Saturday, 26 September 2015

What's in a location, part three.

In this third look at Covent Garden I talk about James Street and Long Acre. First of all, take a look at the map of Kitty's Covent Garden.
James street isn't marked on this map, but it is the road leading from the Northern side of Covent Garden to the what is marked on the map as Hart Street, which is what Long Acre was called in the mid 18th century.

Here's James Street today. It's pedestrianised and usually swarming with tourists. This was a very rainy, cold day. At the top on the right hand corner is Covent Garden Tube Station. Halfway down this street, back in the 18th century, was the house in which the Reverend of St. Paul's Church, Covent Garden lived. I've tried to find a picture of James Street from the 18th century, and even the 19th century, but have failed miserably. There are pictures of St. Jame's Street, but this is a different street, further west.

This is a modern drawing of the houses on the west side of James Street. You can see the houses built in the 18th century are marked in the left hand section, and here they are below. The Body Shop and Fossil are both 18th century. The Cambridge Satchel Company is 19th century, but it looks to be based on an earlier building. In general 18th century windows were longer than those in the 19th century.

Moving into Long Acre, then Hart Street. This is it now, looking in both directions.

Okay, so the building in this photo was built in 1938. Here it is below at that time. It has changed since then. The windows aren't the same. Mostly, buildings like this end up being gutted and the facade kept, while the main body of the building remains.

The sad thing is that this monstrosity of 1930s architecture was built in place of these old houses, which were built in Long Acre in 1690. As you can see, the windows are shorter and wider than the following two centuries. Remember than after the Great Fire of London, in 1666, most of the city was rebuilt in brick, hence the somewhat 'modern' look to terraces built in the 17th century. Gone were the wooden-framed houses of the old city.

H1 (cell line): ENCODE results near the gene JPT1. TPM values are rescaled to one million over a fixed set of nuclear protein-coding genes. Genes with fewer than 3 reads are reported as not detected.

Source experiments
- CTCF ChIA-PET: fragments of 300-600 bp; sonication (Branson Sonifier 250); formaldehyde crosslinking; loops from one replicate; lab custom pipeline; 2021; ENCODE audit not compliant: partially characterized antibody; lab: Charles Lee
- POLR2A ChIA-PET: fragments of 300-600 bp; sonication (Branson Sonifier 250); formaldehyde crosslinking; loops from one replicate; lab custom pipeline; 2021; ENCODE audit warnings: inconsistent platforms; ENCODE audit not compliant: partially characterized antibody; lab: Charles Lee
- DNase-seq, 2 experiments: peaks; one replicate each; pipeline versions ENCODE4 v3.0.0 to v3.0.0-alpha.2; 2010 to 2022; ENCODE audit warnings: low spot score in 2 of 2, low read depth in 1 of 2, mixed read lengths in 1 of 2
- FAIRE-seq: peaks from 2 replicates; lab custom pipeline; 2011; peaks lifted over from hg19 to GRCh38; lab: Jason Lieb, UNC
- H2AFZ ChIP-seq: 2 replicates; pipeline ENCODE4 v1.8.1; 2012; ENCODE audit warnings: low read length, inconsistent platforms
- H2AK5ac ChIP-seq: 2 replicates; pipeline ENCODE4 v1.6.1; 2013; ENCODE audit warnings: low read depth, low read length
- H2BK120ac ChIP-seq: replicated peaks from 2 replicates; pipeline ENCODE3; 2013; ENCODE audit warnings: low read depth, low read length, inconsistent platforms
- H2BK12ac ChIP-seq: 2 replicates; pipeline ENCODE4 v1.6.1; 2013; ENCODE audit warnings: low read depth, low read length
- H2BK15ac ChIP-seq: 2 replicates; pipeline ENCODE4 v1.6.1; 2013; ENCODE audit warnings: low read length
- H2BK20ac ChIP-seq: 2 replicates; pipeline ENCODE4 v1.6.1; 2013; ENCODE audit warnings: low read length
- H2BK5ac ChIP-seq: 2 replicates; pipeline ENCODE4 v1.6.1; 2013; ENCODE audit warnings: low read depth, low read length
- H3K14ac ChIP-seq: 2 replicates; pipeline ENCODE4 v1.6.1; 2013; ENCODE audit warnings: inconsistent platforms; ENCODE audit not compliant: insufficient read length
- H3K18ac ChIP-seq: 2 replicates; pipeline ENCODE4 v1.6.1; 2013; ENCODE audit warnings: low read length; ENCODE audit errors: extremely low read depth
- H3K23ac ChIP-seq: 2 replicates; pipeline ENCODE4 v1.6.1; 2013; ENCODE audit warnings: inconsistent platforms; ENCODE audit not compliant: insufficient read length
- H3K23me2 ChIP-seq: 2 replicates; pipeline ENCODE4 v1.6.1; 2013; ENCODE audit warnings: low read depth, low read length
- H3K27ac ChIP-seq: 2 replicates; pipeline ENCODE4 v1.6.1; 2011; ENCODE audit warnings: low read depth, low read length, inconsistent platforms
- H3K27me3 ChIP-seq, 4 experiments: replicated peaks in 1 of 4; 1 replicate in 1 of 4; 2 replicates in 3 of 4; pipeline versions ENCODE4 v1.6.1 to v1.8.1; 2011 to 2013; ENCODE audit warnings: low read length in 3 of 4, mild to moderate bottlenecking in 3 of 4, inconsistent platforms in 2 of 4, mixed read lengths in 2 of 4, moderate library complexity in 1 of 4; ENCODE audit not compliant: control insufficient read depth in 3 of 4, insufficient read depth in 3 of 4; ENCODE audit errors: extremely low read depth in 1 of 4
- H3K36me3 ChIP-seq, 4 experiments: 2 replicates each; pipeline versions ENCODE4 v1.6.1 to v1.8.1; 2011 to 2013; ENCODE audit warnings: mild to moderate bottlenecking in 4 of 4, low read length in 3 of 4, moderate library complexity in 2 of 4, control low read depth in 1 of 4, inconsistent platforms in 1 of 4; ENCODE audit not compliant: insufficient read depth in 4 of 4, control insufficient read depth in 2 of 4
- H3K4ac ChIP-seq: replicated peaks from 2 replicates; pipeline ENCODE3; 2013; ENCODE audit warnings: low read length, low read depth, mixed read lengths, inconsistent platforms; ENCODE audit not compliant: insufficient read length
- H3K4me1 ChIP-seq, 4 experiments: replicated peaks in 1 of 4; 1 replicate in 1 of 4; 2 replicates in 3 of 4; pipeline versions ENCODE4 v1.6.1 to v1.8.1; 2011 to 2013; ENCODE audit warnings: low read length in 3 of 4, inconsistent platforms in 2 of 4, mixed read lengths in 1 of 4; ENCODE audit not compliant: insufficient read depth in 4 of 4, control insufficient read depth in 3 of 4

In The Finish Kitty goes to a surgeon, who performs an autopsy on one of the murder victims. She would have visited a house very like one of those pictured here.

I did find this wonderful old photo of an Inn in Floral Court, which is just off James Street and Long Acre.

I'm guessing it was taken around the 1930s. I'm not sure if it's still there, but I will go and look and report back.

The other photo worth showing you of Long Acre is this one below.

Now, I'm not sure whereabouts on Long Acre this was, but I've a feeling it occupied the site which the Covent Garden tube station now sits on, which would mean that the facing us is James Street, looking all the way down to Covent Garden. Then again it could be the corner opposite, in which case this looks up to Seven Dials. 

It's a very interesting area, albeit today it's all shops and tourists.  I love the cobblestones in this picture and the old shop window on the left. It's a real shame there's so little left of it.

Part one in this look at Covent Garden is here

Part two is here

The Finish tells the story of an 18th century Covent Garden prostitute who wakes to find a dead man in her bed, and is forced to uncover the murderer for fear she will swing from the gallows.

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